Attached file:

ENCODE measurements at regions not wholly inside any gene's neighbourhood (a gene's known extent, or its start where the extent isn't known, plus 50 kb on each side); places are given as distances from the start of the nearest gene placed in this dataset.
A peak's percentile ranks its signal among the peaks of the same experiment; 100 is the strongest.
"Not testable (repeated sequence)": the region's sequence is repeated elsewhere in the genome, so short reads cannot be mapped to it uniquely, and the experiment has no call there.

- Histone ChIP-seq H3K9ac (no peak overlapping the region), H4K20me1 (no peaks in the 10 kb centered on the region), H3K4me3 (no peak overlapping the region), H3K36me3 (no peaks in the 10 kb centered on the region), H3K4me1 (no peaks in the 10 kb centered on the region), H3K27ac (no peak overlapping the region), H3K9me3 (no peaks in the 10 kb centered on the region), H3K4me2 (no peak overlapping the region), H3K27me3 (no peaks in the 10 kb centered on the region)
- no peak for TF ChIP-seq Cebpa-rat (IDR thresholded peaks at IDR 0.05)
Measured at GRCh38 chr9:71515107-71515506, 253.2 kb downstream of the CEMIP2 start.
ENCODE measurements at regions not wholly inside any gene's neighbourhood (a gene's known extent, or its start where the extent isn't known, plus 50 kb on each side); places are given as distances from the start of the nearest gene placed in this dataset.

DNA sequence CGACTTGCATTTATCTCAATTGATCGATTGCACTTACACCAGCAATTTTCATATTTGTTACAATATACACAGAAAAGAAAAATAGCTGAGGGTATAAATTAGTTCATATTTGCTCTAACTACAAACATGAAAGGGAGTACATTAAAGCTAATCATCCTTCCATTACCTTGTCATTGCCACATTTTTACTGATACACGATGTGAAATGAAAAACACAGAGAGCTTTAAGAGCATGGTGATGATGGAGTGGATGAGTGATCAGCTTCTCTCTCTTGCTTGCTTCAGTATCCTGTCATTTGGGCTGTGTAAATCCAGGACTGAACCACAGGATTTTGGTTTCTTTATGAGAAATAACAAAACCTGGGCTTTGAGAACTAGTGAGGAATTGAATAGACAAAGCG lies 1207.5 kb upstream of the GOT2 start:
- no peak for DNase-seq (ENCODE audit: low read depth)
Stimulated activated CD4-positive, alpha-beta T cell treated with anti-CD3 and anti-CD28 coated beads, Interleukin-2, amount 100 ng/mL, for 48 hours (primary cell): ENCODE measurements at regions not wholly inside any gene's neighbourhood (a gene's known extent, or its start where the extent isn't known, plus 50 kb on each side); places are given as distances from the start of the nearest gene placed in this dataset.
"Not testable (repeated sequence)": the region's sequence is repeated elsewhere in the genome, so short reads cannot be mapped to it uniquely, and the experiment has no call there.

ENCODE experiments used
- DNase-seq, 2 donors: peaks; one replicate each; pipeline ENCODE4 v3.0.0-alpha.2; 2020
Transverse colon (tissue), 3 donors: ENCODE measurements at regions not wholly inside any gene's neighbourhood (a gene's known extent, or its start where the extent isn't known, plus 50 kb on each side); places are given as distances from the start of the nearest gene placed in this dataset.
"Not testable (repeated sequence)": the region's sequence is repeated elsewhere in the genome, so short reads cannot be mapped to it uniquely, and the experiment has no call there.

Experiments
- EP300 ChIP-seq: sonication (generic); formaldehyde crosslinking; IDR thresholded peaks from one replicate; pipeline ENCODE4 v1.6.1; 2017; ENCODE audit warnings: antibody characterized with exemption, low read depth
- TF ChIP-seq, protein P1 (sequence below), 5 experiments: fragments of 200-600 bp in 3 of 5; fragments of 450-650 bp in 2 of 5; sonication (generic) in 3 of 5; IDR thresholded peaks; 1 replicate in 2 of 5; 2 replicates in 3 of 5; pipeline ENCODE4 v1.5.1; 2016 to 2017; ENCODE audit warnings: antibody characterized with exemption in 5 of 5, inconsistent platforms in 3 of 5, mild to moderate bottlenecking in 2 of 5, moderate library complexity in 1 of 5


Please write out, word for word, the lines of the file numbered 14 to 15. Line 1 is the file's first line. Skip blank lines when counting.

Transverse colon (tissue), 3 donors: ENCODE measurements at regions not wholly inside any gene's neighbourhood (a gene's known extent, or its start where the extent isn't known, plus 50 kb on each side); places are given as distances from the start of the nearest gene placed in this dataset.
"Not testable (repeated sequence)": the region's sequence is repeated elsewhere in the genome, so short reads cannot be mapped to it uniquely, and the experiment has no call there.